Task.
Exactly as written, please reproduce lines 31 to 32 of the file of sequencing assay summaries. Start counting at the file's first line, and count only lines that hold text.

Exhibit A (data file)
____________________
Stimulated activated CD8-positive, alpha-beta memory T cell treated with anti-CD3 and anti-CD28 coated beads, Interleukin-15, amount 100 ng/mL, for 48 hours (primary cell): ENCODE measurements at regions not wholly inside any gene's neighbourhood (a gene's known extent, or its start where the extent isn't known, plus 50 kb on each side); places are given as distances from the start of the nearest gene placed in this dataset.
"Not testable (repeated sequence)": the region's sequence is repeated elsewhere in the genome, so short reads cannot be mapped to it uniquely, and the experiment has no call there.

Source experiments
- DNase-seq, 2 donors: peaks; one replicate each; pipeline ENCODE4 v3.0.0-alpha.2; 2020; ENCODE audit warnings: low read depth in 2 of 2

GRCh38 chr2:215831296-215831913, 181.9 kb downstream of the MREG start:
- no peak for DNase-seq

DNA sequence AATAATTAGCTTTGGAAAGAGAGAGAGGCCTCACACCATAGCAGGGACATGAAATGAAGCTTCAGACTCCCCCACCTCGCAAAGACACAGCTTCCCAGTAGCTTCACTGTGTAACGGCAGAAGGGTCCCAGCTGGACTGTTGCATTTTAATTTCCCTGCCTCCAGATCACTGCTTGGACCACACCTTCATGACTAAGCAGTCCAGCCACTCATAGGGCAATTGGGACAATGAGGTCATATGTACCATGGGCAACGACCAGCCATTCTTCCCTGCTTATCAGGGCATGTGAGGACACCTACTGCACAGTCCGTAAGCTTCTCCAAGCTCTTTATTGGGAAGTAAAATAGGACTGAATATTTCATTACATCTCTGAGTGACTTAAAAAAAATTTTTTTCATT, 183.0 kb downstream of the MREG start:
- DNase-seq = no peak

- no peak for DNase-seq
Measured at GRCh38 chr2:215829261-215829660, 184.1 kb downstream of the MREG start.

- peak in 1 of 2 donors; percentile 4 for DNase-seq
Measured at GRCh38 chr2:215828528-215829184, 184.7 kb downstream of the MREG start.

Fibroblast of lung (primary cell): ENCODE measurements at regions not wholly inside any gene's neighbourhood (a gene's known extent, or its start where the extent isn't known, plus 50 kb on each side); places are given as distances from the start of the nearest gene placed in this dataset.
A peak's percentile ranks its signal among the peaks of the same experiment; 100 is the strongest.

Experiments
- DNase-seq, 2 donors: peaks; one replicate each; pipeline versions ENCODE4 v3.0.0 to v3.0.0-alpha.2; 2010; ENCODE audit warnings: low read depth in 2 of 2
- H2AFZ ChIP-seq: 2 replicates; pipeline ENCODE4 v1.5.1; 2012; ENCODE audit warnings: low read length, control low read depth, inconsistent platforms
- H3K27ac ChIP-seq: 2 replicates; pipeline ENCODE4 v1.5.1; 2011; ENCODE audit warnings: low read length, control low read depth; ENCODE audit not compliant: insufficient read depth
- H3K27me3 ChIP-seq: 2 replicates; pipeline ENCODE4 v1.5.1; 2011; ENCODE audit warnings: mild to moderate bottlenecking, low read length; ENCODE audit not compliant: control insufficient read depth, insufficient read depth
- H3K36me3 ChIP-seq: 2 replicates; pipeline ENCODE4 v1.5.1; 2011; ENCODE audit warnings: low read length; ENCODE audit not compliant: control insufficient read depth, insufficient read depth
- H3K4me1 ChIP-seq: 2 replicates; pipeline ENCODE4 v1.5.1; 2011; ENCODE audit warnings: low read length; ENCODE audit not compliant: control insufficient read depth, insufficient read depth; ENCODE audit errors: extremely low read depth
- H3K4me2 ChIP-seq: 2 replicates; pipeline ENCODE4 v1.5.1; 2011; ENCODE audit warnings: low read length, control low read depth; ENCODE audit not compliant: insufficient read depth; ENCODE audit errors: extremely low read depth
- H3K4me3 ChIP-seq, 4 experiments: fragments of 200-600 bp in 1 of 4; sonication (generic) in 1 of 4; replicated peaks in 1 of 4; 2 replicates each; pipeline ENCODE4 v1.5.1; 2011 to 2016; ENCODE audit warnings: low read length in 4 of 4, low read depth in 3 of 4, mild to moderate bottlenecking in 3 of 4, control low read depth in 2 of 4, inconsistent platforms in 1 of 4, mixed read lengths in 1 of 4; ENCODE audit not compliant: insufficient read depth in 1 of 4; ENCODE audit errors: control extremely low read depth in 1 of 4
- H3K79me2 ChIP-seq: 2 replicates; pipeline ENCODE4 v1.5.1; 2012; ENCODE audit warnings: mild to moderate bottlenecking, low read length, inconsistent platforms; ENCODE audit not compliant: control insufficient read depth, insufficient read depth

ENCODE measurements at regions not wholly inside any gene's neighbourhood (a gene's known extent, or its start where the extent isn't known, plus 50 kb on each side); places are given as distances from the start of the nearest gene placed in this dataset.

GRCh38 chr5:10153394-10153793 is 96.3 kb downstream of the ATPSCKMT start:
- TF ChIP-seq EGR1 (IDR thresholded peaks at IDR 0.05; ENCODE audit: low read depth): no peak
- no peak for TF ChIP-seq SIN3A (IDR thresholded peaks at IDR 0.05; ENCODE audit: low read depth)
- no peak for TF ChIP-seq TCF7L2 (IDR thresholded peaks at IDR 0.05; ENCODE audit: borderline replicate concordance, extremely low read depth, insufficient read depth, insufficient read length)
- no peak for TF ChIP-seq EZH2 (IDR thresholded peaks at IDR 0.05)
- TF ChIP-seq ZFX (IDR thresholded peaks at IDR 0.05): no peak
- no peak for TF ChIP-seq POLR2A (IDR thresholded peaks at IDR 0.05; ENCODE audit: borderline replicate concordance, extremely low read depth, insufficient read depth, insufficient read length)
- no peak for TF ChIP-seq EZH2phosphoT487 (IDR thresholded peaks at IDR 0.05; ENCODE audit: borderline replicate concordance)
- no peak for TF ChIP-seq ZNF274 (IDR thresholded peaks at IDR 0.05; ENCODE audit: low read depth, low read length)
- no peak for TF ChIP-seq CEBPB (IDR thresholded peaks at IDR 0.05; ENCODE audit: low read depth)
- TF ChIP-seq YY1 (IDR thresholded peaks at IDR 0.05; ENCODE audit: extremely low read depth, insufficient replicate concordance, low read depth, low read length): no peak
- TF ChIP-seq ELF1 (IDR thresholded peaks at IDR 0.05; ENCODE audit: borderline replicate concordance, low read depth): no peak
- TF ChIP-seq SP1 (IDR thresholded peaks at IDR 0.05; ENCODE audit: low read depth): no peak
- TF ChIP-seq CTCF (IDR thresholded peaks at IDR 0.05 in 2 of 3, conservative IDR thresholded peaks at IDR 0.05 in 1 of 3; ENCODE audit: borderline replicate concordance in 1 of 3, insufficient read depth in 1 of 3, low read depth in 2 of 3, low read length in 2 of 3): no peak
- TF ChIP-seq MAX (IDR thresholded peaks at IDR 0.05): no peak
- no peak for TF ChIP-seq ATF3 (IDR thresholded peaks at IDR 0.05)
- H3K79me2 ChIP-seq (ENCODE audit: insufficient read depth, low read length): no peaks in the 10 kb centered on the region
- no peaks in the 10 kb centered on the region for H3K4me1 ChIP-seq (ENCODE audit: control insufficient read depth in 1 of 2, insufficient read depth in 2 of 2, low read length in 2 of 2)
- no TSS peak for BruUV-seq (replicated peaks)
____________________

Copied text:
- TF ChIP-seq ZFX (IDR thresholded peaks at IDR 0.05): no peak
- no peak for TF ChIP-seq POLR2A (IDR thresholded peaks at IDR 0.05; ENCODE audit: borderline replicate concordance, extremely low read depth, insufficient read depth, insufficient read length)